Where Do I Go?’ -- By: Beverly L. Herbert

Journal: Priscilla Papers
Volume: PP 05:1 (Winter 1991)
Article: Where Do I Go?’
Author: Beverly L. Herbert

Where Do I Go?’

Beverly L. Herbert

I was at seminary—being equipped to lead and serve. I studied, I searched, was stretched and learned. Yet I also cried. I cried for myself; I cried for other women. We endeavored to follow God’s will in our lives, but found instead rebuffs, questionings, and disdain. One night in the midst of this time, I wrote the following piece. It shares my personal experiences yet is actually a composite of several women’s struggles.

February 23,1987

“Whither shall I go from thy spirit? Or whither shall I flee from thy presence? If I ascend to heaven thou art there! If I make my bed in Sheol, thou art there! If I take the wings of the morning and dwell in the uttermost parts of the sea, even there thy hand shall lead me. If I say, ‘Let only darkness cover over me, and the light about me be night,’ even the darkness is not dark to thee, the night is bright as the day; for darkness is as light with thee.” Psalm 139:7-12 (RSV)

But where do I go?

I was scared. I had never been part of a larger Christian community for a long period of time. I had just recommitted my life to Christ a year ago after having spent many years avoiding other Christians. Now I was excited: I was going to seminary, a Christian graduate school, to learn and prepare for the ministry.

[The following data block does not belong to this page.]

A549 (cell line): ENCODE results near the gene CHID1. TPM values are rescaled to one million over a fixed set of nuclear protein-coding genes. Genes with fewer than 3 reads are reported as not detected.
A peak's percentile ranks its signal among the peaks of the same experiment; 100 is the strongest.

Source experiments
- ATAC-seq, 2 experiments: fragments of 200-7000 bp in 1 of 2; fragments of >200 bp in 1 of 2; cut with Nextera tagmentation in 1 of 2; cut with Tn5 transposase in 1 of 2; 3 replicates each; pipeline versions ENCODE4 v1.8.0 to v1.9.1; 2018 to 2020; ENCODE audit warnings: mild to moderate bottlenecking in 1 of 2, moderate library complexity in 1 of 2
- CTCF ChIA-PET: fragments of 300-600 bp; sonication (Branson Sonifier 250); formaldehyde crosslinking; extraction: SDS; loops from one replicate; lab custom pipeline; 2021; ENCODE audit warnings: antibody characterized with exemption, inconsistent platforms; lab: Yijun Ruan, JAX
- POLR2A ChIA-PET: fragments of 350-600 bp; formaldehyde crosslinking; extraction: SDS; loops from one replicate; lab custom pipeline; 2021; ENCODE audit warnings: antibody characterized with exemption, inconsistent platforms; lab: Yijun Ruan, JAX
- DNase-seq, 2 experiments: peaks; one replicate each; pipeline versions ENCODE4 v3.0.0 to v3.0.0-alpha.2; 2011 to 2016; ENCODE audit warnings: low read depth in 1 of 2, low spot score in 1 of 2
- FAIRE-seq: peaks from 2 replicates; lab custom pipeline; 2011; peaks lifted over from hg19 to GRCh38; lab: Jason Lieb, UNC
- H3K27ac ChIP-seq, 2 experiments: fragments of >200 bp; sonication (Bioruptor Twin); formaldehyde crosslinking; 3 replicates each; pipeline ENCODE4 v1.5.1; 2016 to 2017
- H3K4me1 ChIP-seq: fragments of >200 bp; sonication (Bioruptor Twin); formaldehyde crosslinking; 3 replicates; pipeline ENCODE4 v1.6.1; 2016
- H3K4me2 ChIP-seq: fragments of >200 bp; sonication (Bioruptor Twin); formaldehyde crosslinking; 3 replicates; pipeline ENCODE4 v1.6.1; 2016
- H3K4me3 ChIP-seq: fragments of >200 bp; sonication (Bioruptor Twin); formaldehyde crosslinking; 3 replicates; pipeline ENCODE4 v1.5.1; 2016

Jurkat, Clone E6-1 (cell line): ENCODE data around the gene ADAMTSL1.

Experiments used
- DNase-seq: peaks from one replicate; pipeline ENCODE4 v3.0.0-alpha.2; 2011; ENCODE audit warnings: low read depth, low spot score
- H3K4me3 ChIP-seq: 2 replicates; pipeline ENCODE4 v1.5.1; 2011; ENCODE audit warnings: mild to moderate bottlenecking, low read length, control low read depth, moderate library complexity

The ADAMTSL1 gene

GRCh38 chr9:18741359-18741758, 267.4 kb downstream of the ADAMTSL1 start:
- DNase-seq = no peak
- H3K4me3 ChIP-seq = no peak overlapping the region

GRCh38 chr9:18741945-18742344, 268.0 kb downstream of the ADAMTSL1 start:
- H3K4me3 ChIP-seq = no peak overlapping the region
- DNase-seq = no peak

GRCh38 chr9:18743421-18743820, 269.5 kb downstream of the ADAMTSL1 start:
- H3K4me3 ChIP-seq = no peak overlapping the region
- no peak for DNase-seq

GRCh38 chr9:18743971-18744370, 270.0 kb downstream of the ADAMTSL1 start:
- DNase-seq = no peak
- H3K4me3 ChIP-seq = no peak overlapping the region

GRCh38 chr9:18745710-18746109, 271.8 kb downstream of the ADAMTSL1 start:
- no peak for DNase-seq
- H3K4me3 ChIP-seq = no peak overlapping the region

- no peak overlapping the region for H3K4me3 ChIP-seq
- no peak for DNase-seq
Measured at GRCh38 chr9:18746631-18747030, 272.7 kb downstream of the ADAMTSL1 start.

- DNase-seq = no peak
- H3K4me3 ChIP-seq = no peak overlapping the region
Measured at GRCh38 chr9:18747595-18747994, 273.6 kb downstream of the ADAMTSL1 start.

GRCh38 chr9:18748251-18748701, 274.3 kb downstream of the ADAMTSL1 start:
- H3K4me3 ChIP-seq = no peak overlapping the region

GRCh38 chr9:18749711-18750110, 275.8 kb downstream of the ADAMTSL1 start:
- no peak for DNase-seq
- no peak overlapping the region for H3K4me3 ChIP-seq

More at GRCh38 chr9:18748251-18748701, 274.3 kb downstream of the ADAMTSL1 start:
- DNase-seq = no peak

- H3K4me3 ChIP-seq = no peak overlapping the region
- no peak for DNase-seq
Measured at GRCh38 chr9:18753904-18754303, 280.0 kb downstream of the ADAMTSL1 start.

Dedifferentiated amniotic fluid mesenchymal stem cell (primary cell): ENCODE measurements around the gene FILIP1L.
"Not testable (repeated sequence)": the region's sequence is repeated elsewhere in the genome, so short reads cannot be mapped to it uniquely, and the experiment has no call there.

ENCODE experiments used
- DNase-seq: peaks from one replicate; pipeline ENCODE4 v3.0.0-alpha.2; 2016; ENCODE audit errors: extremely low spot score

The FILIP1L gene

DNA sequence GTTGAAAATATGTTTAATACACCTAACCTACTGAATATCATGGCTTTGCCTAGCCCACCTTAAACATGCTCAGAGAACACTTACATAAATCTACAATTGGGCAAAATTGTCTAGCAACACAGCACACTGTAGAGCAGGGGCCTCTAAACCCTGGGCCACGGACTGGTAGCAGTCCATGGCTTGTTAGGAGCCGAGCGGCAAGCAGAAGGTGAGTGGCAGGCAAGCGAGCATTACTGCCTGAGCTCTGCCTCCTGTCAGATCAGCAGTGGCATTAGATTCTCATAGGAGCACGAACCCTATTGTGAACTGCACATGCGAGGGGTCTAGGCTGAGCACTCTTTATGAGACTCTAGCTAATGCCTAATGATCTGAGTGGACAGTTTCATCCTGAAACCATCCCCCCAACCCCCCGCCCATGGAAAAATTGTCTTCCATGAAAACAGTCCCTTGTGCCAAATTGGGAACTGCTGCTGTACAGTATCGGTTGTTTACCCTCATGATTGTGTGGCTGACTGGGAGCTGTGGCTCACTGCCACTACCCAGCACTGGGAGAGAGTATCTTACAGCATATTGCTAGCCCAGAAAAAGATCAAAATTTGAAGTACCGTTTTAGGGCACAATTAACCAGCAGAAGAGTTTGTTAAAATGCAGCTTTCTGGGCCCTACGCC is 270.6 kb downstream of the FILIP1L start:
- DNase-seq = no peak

I arrived eager to experience the love of the church and the accepting arms of the Christian community. I came to fine-tune my skills and to gain knowledge for the work that God had set before me. I came to see the fullness of the Christian community and church, but was I surprised.

I found instead disdain for my impending leadership as a female. I found lack of acceptance for my ministry and my leadership. I heard so many masculine pronouns used and masculine leaders speak that I wondered if there was a place for me at all. I began to wonder if God really meant to create us male and female, or to only create two males in different outer clothing.

I learned that I was not really a part of the community. That was made clear to me. I found professors who did not want me in class, but tried to camouflage it by calling on me, a woman, during every class to show how much my presence was “accepted.” I was confronted by male students who “wanted to set me straight” about the correct meaning of the women and leadership passages, that I might not sin. I had tensions with various other women students who did not think that what I was doing was biblical. Didn’t I know that the Bible said that women should not assume leadership in the church? Perhaps they thought that eventuall...

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